Vesalius’ fundamental work, the one that would change traditional medical concepts, was De humanis corporis fabrica, libri septem (Basel) dedicated to the King of Spain Charles V, when the author was only 28 years old. This 663-page text, written in Latin, consists of VII Books and 300 illustrations apparently made by Johann Stephan Van Calcar (circa 1546), who was a disciple of Titian (Italian, 1477-1576). The printer of the Fabrica was Juan Oporino, and the work was published in the year 1543, thus splitting the Galenic hegemony of almost fourteen centuries. Vesalius himself traveled to Basel to oversee the printing. During his stay in that city, at the local University he prepared a skeleton that is still preserved in the Anatomical Museum, this being the oldest anatomical preparation that has come down to our days. Also, in 1543 he published the Epitome, which can be considered a condensed selection of the Fabrica. It has been speculated about the possibility that Vesalius could have known some of Leonardo’s drawings, but no confirmation has been reached in this regard.

Paradoxically, the other monumental work of the Renaissance, On the Revolution of the Celestial Spheres written by Nicolás Copernicus (Polish, 1473- 1543), breaking the cosmic structure of the Greek astronomer Claudius Ptolemy (2nd century AD), was published during the same year.

Vesalius enjoyed great fame, despite criticism from Galenists, since they reacted to his assertion that Galen never dissected a human corpse by himself. This challenge to his work caused him a great depression, which led him to burn much of his medical writings. Disputed by various universities, he nevertheless accepted the position as Charles V Physician in 1544, which benefited him financially, and led him to become a consulting professional for the wealthy class. Among them he attended King Henry IV, who during a tournament organized to celebrate the marriage of his daughter Elizabeth of Valois with Philip II, suffered the impact of a spear on his skull (1559). He recognized in the trauma a kickback mechanism in the King’s brain, the outcome of which would be fatal, evidencing a special diagnostic sensitivity.

In 1547 he published Chinae radix (“Letters on the Chinese root”), with a violent attack on the Galenists, describing an anti-syphilitic therapeutic action in this plant. In response to some ardent observations coming from Falloppio (circa 1523-1562) in his only work Observationes anatomicae (1561), Vesalius published in 1564 the Anatomicarum Gabrielis Fallopii observationum examen. In it he describes the venous valves, from an account that Giambattista Cannano gave him in Regensburg in 1546 and to which he assigns only a support function, ignoring their true meaning. In this text he also mentions the “ductus arteriosus” and the foramen ovale. Vesalius died in 1564, returning from a trip he made to the Holy Land, being buried on the Ionian island of Zante or Zacynthos, in a church where Cicero was reburied. For some testimonial groups of history, the reason why he undertook such a trip would be originated by mandate of the Spanish Inquisition, when he inadvertently dissected a corpse whose heart was still beating.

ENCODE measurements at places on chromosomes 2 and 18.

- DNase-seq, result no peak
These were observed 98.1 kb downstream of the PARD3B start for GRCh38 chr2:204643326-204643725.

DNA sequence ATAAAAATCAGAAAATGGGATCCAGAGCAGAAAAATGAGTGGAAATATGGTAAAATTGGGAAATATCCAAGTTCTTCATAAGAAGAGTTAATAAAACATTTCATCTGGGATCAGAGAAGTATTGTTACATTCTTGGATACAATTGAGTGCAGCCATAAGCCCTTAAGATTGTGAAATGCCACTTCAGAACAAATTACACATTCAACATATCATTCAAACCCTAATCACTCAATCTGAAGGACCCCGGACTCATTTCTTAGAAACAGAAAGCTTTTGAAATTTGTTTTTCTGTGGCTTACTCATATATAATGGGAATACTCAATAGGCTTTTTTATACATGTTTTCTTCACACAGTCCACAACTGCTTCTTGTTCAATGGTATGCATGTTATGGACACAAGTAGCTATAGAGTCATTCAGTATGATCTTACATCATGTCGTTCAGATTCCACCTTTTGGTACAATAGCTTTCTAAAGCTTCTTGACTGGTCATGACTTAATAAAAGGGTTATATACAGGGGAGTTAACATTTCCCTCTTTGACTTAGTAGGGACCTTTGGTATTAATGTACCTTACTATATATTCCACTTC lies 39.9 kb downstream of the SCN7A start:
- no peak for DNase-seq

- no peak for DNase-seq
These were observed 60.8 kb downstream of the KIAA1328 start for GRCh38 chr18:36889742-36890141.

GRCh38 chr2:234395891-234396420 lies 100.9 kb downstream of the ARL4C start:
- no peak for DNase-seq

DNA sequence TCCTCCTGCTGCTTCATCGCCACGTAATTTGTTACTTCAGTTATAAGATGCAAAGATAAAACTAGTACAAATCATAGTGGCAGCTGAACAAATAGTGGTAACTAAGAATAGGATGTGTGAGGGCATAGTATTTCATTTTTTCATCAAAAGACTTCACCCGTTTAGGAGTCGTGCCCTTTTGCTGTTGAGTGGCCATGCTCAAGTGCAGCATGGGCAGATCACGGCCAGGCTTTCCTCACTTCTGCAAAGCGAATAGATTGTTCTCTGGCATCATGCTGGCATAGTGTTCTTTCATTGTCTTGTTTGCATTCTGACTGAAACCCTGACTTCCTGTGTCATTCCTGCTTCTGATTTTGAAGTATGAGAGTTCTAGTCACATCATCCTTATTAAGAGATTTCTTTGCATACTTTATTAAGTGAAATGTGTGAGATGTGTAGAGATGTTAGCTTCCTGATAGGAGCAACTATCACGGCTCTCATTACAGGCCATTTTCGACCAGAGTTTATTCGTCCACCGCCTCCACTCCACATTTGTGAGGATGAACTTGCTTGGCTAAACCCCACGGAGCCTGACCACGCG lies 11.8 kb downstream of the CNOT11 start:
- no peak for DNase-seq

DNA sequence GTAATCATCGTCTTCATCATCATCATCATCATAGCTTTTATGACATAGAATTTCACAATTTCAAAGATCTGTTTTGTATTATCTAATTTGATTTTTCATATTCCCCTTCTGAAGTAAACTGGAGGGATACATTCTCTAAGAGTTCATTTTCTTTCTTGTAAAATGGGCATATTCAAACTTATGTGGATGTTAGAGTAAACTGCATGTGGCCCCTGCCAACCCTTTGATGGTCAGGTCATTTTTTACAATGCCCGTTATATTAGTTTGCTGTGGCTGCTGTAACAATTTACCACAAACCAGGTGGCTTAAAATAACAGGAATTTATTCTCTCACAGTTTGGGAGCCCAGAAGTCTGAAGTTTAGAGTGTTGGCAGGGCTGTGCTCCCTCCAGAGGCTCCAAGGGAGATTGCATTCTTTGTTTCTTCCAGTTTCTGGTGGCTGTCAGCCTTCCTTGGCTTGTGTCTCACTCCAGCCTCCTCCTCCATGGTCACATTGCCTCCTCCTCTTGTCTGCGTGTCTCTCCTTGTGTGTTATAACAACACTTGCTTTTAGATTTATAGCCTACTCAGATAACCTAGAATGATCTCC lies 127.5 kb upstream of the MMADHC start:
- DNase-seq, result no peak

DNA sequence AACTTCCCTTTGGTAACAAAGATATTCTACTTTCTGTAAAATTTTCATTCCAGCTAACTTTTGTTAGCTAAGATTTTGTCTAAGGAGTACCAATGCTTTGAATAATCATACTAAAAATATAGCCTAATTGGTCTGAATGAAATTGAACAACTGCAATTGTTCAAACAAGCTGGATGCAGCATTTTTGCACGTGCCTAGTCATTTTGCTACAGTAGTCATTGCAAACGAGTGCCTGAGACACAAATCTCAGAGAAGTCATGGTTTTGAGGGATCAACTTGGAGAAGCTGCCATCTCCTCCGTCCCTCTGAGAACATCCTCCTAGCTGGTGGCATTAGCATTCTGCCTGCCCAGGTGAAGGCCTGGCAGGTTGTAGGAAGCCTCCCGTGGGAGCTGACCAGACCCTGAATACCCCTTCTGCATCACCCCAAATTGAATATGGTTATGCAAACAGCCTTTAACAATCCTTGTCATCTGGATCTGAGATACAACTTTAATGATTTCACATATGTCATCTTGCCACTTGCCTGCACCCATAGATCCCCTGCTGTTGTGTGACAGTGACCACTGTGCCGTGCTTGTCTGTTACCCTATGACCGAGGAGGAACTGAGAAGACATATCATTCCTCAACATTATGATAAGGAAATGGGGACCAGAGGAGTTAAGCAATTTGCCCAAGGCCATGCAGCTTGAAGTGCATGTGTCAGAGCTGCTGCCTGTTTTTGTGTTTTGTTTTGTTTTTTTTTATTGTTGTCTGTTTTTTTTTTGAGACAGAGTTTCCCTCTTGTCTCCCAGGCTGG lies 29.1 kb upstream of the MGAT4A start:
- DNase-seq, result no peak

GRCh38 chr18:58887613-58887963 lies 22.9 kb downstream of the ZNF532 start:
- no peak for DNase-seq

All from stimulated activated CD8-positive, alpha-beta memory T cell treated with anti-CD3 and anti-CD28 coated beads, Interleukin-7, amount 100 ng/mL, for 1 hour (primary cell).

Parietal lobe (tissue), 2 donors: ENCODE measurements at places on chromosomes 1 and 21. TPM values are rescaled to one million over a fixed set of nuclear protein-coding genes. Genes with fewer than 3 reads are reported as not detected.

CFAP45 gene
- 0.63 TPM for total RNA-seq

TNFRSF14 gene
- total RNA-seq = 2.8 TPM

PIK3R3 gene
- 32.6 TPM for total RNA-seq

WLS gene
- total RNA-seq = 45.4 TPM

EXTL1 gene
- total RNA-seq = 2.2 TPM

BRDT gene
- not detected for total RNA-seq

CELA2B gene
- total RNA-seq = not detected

We will now consider the value of Vesalius with respect to blood circulation. There were two editions of the Fabrica. In the first one published in 1543, in book III referring to the vascular system, he describes the inferior mesenteric veins and the hemorrhoid vein. Book VI includes the study of the intrathoracic organs. In it, when talking about the heart and expressly referring to the left atrioventricular valve, he writes, it can be “very well compared to a bishop’s miter”. He describes the heart as consisting of two chambers or ventricles, since he considered the right atrium as part of the vena cava and the left atrium as a cavity belonging to the pulmonary veins.

Although he expresses not having observed the septal pores, he admits them when writing: “the interventricular septum is formed by the most compact substances of the heart. On its two faces certain excavations abound. Of these, as far as the senses manage to perceive, none passes from the right ventricle to the left ventricle... we must therefore be astonished at the activity of the Creator, who makes the blood transpire from the right to the left ventricle through passages that are beyond our view”. On the other hand, in the second edition of the Fabrica published in 1555, he emphatically denies that such communication exists, writing verbatim: “although these dents are sometimes evident, none, as far as the senses can reach, passes from the right ventricle to the left ventricle.”

In this second edition he details that in the lumen of the vessels there is a “substantia eminens”, which is a description of the venous valves that, as we said before, was communicated to him by Giambattista Cannano in Regensburg. Vesalius does not understand the real meaning of the function of these structures, assigning them only a support function.

His work dethroning concepts of Galenism caused violent reactions in some authors of the time, who displayed a conservative spirit. They were his teacher in Paris Jacobo Dubois “Silvio” who attacked his ideas in Vaegem cujusdam callumniarum in Hippocratis Gallenique rem anatomicam depulsio (1551), Francisco del Pozzo (deceased in 1564) author of Apology in anatome pro Galeno contra Andream Vessalium bruxelliensem (1562) and Girolamo Capivaccio (1523-1589) who came to the controversy with his text De methodo anatomica (1593).

The value that should be sought in Vesalius’ work on circulation is inferred from the methodological contribution that he achieved for its future description. This importance is given by the attitude of rupture that he carried out with Galenism. The prudence and firmness with which he performed his work makes it even more grandiose, since he used incontrovertible elements such as direct observation and experimentation on the corpse.